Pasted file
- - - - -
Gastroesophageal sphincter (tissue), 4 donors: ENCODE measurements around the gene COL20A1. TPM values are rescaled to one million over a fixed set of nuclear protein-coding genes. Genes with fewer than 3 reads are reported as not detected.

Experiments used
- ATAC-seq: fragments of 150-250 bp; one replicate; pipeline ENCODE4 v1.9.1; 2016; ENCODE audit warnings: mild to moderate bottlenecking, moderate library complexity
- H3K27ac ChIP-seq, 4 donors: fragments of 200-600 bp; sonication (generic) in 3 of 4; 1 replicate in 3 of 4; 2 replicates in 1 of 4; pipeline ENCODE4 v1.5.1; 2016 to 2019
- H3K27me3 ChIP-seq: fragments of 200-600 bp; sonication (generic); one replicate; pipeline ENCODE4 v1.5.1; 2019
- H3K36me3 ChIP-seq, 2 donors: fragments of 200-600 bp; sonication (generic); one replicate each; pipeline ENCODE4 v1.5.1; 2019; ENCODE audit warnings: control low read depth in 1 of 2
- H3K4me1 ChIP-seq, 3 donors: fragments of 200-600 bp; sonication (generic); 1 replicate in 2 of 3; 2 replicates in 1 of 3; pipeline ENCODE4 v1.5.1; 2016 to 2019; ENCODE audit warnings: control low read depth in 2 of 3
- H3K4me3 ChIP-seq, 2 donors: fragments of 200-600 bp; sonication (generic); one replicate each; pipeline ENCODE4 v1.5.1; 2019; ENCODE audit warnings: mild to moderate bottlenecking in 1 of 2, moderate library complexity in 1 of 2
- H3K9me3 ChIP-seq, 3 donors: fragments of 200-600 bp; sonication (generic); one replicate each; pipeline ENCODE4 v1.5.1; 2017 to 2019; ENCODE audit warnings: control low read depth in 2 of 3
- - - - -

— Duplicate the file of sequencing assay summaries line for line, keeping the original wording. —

Gastroesophageal sphincter (tissue), 4 donors: ENCODE measurements around the gene COL20A1. TPM values are rescaled to one million over a fixed set of nuclear protein-coding genes. Genes with fewer than 3 reads are reported as not detected.

Experiments used
- ATAC-seq: fragments of 150-250 bp; one replicate; pipeline ENCODE4 v1.9.1; 2016; ENCODE audit warnings: mild to moderate bottlenecking, moderate library complexity
- H3K27ac ChIP-seq, 4 donors: fragments of 200-600 bp; sonication (generic) in 3 of 4; 1 replicate in 3 of 4; 2 replicates in 1 of 4; pipeline ENCODE4 v1.5.1; 2016 to 2019
- H3K27me3 ChIP-seq: fragments of 200-600 bp; sonication (generic); one replicate; pipeline ENCODE4 v1.5.1; 2019
- H3K36me3 ChIP-seq, 2 donors: fragments of 200-600 bp; sonication (generic); one replicate each; pipeline ENCODE4 v1.5.1; 2019; ENCODE audit warnings: control low read depth in 1 of 2
- H3K4me1 ChIP-seq, 3 donors: fragments of 200-600 bp; sonication (generic); 1 replicate in 2 of 3; 2 replicates in 1 of 3; pipeline ENCODE4 v1.5.1; 2016 to 2019; ENCODE audit warnings: control low read depth in 2 of 3
- H3K4me3 ChIP-seq, 2 donors: fragments of 200-600 bp; sonication (generic); one replicate each; pipeline ENCODE4 v1.5.1; 2019; ENCODE audit warnings: mild to moderate bottlenecking in 1 of 2, moderate library complexity in 1 of 2
- H3K9me3 ChIP-seq, 3 donors: fragments of 200-600 bp; sonication (generic); one replicate each; pipeline ENCODE4 v1.5.1; 2017 to 2019; ENCODE audit warnings: control low read depth in 2 of 3